According to new research, Black people are 38% less likely than white people to be diagnosed at cancer screenings in England

New study reveals that Black people are more than a third less likely to be diagnosed with cancer via screening than white people in England.

The first study of its kind urges targeted efforts to improve diagnoses via cancer screenings amongst black people.

Cancer screenings are so important because they can spot cancer in its early stages which increases the likelihood of treatment being effective. Screening programmes can also prevent cancer altogether if detected early enough.

Current regulations state that in England, women and people with wombs between the ages of 25 to 64 are offered cervical cancer screenings, and those aged 50 to 70 are offered breast cancer screenings and everyone aged 60 to 74 is offered a bowel cancer screening home test kit every two years.

Finding a racial disparities in cancer screening diagnosis

The latest research from the British Journal of Cancer reports that there are stark disparities between ethnic groups.

Over a ten year period more than 240,000 cancer patients found that 8.61% of patients were diagnosed via screening.

The figure for white people was 8.27% which is very similar to the national average. However, among black people it was 5.11%.

This means that black people are 38% less likely to be diagnosed via screening than white people.

Mixed-race patients were much more likely to be diagnosed via screening at 9.49%, and higher still in Asian patients at 10.09%, almost double the rate for black patients.

Effective outreach and culturally appropriate interventions

The lead researcher Tanimola Martins, a Cancer Research UK-funded post-doctoral research fellow at the University of Exeter Medical School commented: “Black patients in our sample were less likely to be diagnosed via screening, consistent with their lower uptake of screening opportunities. More targeted efforts might be required to change this trend. We need to intensify efforts to improve uptake of screening.”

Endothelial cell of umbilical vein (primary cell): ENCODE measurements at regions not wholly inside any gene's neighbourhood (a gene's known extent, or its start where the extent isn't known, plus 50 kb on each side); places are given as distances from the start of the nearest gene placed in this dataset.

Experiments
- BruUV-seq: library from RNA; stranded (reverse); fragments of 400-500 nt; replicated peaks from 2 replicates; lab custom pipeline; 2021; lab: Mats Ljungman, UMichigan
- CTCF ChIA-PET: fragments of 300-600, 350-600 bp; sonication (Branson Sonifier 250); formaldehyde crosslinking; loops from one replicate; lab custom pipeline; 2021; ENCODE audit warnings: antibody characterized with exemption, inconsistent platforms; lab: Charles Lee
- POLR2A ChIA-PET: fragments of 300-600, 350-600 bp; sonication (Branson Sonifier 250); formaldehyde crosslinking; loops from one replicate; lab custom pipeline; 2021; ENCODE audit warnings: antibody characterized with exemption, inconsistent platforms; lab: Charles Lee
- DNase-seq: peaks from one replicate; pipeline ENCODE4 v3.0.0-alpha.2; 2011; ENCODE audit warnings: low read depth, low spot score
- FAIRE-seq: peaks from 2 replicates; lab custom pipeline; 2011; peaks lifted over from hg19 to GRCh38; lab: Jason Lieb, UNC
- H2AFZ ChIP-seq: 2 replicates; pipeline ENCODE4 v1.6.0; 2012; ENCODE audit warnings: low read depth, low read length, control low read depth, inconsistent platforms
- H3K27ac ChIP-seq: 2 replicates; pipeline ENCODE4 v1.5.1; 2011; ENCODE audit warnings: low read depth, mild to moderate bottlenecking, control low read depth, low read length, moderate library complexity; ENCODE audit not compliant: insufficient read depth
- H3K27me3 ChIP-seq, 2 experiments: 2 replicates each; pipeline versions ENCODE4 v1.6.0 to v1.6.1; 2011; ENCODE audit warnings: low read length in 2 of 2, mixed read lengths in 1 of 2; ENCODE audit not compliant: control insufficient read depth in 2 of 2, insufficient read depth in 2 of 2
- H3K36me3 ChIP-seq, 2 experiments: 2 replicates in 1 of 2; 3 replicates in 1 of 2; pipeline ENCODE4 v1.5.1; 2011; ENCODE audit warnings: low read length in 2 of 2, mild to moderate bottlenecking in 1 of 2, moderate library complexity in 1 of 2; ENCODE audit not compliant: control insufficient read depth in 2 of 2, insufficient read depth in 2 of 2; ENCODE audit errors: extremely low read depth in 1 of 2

Jabeer Butt, the chief executive of the Race Equality Foundation, wants to see urgent action and added: “Cancer screening saves lives. That’s why it is so important that effective outreach and culturally appropriate interventions are prioritised to reduce health inequalities.

“We know that awareness of cancer symptoms is lower among minority ethnic groups, particularly black Africans, with higher reported barriers to seeking help. But we also know from previous research on colorectal cancer interventions that speaking to someone who explains the steps of the screening process ahead of time can lead to improvements in screening uptake in minority patients.

“Other strategies, like training physicians to effectively communicate with patients who have less experience of healthcare, have also been shown to be effective. It’s time to put these solutions into practice across the board and make inequality in cancer a thing of the past.”

cancer screening
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“There can be lots of reasons why people may not take up screening, from practical barriers around attending appointments to fear of a potential cancer diagnosis,” said Michelle Mitchell, the chief executive of Cancer Research UK. “More detailed ethnicity data is needed to allow us to understand the full picture, and target interventions to improve screening uptake.

“Cancer screening programmes have a valuable role to play in diagnosing cancer earlier, when treatment is more likely to be effective, and reducing health inequalities. It’s vital that any barriers to screening are removed to increase cancer diagnosis and save lives.”

Tanimola Martins has suggested that GPs discuss the benefits of cancer screenings with patients. “As black patients frequently use primary care, this may provide the ideal setting for targeted interventions to improve the awareness and uptake of screening,” he said.

“A recent trial showed that targeted intervention to promote cancer awareness and help seeking was associated [with] improved consultation rates. Such intervention may be adapted to promote breast cancer screening uptake in black women.”

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